For starters, there are many substances that are toxic to dogs such as household chemicals, artificial sweeteners like xylitol, and even foods like onion, avocado, and dark chocolate. Ingesting any toxic substances can cause liver failure so it’s important to know what is toxic to your pup.
Exposure to excessive heat or heatstroke can also cause liver failure so never leave your dog in a hot parked car, and when outside provide ample shade and plenty of fresh, clean drinking water. The source notes, “In all of these cases, early intervention can prevent your dog from having liver failure.”
Are Some Breeds More At Risk Than Others?
While any dog can develop liver disease, some may have an increased risk due to congenital conditions. For example, the ASPCA says breeds like Yorkshire terriers, golden retrievers, labrador retrievers, schnauzers, poodles, and German shepherds are predisposed to copper storage disease.
Copper storage disease causes copper to build up in the liver, causing damage to this vital organ. Additionally, some puppies can be born with liver shunt, “a genetic condition that affects the circulation of blood in the liver,” explains the source. If you’re concerned about your dog’s risk of liver disease, talk to your vet.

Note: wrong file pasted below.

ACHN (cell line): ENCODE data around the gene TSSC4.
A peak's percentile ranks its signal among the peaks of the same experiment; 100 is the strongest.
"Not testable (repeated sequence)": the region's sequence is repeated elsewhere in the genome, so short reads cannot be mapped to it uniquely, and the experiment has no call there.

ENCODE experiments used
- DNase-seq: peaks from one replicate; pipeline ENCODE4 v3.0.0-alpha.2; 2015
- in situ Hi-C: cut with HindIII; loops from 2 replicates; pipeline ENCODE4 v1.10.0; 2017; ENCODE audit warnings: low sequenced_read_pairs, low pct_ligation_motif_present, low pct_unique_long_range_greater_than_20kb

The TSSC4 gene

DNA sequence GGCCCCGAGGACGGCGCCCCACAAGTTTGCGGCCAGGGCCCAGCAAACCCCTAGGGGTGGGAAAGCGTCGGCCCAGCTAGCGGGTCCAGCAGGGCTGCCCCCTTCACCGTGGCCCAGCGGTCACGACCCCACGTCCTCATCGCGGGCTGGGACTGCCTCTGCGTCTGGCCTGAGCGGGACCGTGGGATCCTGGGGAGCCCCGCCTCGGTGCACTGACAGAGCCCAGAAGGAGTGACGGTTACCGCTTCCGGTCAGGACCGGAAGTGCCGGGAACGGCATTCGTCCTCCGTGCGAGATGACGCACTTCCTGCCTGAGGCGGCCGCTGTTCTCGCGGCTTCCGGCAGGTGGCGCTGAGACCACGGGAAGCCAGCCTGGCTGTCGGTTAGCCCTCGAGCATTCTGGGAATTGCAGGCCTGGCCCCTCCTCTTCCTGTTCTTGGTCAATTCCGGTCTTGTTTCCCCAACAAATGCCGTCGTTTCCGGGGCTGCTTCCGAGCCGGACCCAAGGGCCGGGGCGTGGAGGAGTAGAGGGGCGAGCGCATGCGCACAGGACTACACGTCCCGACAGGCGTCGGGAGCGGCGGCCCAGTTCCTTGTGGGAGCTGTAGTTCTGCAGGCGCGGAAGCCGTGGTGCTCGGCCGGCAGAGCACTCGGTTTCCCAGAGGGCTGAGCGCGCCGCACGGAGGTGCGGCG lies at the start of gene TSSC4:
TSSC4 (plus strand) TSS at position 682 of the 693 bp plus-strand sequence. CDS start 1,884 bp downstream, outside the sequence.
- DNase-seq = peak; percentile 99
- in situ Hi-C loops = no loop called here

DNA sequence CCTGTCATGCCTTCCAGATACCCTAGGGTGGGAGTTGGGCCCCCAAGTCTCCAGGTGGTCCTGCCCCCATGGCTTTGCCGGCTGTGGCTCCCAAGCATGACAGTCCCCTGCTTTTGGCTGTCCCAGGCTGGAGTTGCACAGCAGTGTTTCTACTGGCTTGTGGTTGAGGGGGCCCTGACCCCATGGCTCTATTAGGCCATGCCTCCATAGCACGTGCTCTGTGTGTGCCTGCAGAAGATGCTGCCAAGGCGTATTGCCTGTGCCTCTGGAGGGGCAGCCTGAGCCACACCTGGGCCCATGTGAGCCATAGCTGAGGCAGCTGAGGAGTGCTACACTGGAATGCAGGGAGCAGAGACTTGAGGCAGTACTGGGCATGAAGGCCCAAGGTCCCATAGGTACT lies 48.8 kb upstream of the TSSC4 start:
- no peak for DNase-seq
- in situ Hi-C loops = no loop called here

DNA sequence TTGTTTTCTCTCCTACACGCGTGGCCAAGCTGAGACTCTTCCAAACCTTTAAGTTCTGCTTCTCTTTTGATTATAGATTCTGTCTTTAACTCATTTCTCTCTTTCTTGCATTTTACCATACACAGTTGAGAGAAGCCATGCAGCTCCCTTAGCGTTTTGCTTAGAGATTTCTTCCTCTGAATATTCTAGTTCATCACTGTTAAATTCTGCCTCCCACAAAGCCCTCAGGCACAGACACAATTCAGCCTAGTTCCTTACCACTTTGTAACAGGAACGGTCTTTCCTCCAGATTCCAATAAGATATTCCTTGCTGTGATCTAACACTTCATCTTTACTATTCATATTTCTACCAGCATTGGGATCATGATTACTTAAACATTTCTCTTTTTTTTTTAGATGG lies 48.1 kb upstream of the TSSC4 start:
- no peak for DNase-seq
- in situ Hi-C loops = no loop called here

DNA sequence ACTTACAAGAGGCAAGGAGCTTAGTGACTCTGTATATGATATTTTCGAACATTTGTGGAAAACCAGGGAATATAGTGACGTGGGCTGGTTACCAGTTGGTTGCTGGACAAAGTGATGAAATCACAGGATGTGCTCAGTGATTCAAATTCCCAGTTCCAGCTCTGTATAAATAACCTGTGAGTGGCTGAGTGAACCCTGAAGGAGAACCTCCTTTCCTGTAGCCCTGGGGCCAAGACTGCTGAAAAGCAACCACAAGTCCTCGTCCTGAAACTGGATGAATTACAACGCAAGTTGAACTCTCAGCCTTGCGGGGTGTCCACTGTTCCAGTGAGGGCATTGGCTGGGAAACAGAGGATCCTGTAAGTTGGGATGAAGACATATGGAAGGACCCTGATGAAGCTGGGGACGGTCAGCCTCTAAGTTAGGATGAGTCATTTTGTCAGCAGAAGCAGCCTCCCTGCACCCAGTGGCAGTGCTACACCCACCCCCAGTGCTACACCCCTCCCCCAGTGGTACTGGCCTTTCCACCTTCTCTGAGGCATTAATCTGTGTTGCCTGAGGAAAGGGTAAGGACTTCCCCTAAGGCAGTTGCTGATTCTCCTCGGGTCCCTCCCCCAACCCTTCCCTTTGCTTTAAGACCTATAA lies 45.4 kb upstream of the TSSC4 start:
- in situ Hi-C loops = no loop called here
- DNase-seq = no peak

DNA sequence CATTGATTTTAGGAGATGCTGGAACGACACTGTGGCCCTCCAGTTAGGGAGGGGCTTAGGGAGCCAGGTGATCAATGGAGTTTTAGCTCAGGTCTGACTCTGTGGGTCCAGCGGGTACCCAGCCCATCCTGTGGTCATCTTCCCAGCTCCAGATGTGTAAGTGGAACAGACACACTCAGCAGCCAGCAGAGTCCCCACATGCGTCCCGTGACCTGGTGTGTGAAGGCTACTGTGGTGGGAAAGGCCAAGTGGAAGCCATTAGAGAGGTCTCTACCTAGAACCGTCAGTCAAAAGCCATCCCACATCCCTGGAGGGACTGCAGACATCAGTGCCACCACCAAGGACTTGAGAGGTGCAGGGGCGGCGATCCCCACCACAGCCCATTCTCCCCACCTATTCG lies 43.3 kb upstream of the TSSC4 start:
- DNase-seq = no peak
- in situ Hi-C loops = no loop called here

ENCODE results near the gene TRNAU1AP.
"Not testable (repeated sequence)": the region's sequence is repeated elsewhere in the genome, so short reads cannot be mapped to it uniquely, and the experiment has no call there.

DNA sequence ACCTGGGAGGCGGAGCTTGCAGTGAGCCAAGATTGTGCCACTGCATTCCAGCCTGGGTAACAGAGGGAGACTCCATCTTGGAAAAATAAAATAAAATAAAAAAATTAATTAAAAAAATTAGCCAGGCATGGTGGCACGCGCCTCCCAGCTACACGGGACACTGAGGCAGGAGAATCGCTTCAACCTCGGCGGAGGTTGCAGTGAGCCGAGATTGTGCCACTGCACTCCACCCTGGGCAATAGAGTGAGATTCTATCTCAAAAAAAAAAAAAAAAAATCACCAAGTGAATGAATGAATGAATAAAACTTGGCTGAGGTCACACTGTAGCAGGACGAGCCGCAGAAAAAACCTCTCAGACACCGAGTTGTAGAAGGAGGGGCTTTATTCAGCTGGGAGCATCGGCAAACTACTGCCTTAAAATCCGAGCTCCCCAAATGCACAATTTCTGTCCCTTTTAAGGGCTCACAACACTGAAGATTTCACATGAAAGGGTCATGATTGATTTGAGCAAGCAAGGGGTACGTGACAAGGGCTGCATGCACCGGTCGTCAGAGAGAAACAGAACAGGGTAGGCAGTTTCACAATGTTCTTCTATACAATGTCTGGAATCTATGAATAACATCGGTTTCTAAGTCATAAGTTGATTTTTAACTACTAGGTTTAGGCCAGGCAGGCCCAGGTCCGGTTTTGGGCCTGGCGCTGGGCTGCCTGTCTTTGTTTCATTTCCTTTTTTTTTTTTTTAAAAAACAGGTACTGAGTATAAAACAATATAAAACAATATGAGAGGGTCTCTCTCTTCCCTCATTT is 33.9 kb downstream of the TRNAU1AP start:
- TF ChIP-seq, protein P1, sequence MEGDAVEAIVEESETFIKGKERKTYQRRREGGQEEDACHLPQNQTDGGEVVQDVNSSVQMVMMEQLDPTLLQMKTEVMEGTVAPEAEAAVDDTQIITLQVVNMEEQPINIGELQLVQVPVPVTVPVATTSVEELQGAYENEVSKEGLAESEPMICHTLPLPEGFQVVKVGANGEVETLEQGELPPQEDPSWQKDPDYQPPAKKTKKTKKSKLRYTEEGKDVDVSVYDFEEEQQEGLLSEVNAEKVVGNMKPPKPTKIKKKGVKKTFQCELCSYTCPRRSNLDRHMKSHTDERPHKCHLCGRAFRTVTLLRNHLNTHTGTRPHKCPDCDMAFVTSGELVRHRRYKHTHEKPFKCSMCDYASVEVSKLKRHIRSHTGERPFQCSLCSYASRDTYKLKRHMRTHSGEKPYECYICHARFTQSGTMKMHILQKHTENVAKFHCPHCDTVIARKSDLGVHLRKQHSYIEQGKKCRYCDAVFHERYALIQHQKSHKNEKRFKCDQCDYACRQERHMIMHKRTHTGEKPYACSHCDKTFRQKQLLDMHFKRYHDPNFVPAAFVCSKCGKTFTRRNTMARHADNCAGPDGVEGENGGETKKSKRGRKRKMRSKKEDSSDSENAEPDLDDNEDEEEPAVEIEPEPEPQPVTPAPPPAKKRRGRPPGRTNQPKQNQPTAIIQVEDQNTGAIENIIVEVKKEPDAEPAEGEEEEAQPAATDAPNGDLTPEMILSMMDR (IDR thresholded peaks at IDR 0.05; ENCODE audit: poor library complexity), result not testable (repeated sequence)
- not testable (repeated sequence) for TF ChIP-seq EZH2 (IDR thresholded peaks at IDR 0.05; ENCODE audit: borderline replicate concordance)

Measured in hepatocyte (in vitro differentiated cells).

Diagnosing Liver Disease in Dogs
Any abnormal symptoms should be reported to your vet. Early intervention typically provides the best outcome. The ASPCA says your vet will require a blood test to diagnose liver disease. The blood test checks the levels of enzymes, proteins, as well as other substances that are produced by the liver.
Your vet will also likely require a urinalysis to assess the overall health of your dog’s liver and kidneys. In some cases, an X-ray or ultrasound may be necessary to check for an enlarged liver, gallstones, cysts, or signs of cancer. A liver biopsy may also be required.
How to Treat Liver Disease in Dogs
Treatment can vary depending on how much injury the liver has endured. Your vet will first need to identify the cause of the disease to determine the best treatment for your furry companion. So what are some of the treatment options?